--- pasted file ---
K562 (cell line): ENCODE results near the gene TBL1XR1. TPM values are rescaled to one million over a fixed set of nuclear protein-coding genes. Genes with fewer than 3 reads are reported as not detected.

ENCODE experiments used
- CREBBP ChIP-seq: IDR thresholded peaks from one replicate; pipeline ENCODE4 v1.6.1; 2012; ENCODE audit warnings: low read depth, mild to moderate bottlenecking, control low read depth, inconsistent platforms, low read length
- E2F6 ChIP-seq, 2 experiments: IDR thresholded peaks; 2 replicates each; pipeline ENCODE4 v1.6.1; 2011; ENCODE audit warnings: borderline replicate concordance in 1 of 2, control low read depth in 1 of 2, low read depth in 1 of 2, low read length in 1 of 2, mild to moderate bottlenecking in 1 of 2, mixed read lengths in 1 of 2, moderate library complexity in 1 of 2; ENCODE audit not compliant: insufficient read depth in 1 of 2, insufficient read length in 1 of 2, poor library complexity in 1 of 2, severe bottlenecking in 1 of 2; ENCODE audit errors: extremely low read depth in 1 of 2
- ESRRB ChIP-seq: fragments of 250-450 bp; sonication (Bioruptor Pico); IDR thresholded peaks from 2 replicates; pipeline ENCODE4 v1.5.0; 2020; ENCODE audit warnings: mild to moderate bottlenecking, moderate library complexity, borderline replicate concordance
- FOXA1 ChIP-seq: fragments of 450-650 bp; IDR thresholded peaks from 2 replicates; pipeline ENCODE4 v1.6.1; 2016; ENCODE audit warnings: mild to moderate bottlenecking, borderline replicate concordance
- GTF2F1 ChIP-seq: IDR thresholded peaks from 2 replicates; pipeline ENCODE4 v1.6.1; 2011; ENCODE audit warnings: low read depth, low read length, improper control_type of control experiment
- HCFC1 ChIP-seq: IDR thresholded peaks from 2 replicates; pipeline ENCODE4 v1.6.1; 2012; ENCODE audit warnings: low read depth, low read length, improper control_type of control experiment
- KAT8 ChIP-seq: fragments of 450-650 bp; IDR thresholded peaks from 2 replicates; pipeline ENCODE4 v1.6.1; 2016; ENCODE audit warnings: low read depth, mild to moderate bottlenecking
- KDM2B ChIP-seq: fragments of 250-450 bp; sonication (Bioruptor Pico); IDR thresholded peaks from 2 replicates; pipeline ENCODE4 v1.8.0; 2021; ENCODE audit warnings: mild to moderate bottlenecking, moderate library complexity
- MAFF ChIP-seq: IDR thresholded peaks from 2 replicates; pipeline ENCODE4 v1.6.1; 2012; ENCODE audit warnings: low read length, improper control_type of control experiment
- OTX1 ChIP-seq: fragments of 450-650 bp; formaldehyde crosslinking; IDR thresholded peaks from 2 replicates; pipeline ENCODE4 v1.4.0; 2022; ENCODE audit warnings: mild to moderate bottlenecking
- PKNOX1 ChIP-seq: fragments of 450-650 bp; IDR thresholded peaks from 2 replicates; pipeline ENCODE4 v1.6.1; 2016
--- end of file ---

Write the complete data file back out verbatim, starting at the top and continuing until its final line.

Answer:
K562 (cell line): ENCODE results near the gene TBL1XR1. TPM values are rescaled to one million over a fixed set of nuclear protein-coding genes. Genes with fewer than 3 reads are reported as not detected.

ENCODE experiments used
- CREBBP ChIP-seq: IDR thresholded peaks from one replicate; pipeline ENCODE4 v1.6.1; 2012; ENCODE audit warnings: low read depth, mild to moderate bottlenecking, control low read depth, inconsistent platforms, low read length
- E2F6 ChIP-seq, 2 experiments: IDR thresholded peaks; 2 replicates each; pipeline ENCODE4 v1.6.1; 2011; ENCODE audit warnings: borderline replicate concordance in 1 of 2, control low read depth in 1 of 2, low read depth in 1 of 2, low read length in 1 of 2, mild to moderate bottlenecking in 1 of 2, mixed read lengths in 1 of 2, moderate library complexity in 1 of 2; ENCODE audit not compliant: insufficient read depth in 1 of 2, insufficient read length in 1 of 2, poor library complexity in 1 of 2, severe bottlenecking in 1 of 2; ENCODE audit errors: extremely low read depth in 1 of 2
- ESRRB ChIP-seq: fragments of 250-450 bp; sonication (Bioruptor Pico); IDR thresholded peaks from 2 replicates; pipeline ENCODE4 v1.5.0; 2020; ENCODE audit warnings: mild to moderate bottlenecking, moderate library complexity, borderline replicate concordance
- FOXA1 ChIP-seq: fragments of 450-650 bp; IDR thresholded peaks from 2 replicates; pipeline ENCODE4 v1.6.1; 2016; ENCODE audit warnings: mild to moderate bottlenecking, borderline replicate concordance
- GTF2F1 ChIP-seq: IDR thresholded peaks from 2 replicates; pipeline ENCODE4 v1.6.1; 2011; ENCODE audit warnings: low read depth, low read length, improper control_type of control experiment
- HCFC1 ChIP-seq: IDR thresholded peaks from 2 replicates; pipeline ENCODE4 v1.6.1; 2012; ENCODE audit warnings: low read depth, low read length, improper control_type of control experiment
- KAT8 ChIP-seq: fragments of 450-650 bp; IDR thresholded peaks from 2 replicates; pipeline ENCODE4 v1.6.1; 2016; ENCODE audit warnings: low read depth, mild to moderate bottlenecking
- KDM2B ChIP-seq: fragments of 250-450 bp; sonication (Bioruptor Pico); IDR thresholded peaks from 2 replicates; pipeline ENCODE4 v1.8.0; 2021; ENCODE audit warnings: mild to moderate bottlenecking, moderate library complexity
- MAFF ChIP-seq: IDR thresholded peaks from 2 replicates; pipeline ENCODE4 v1.6.1; 2012; ENCODE audit warnings: low read length, improper control_type of control experiment
- OTX1 ChIP-seq: fragments of 450-650 bp; formaldehyde crosslinking; IDR thresholded peaks from 2 replicates; pipeline ENCODE4 v1.4.0; 2022; ENCODE audit warnings: mild to moderate bottlenecking
- PKNOX1 ChIP-seq: fragments of 450-650 bp; IDR thresholded peaks from 2 replicates; pipeline ENCODE4 v1.6.1; 2016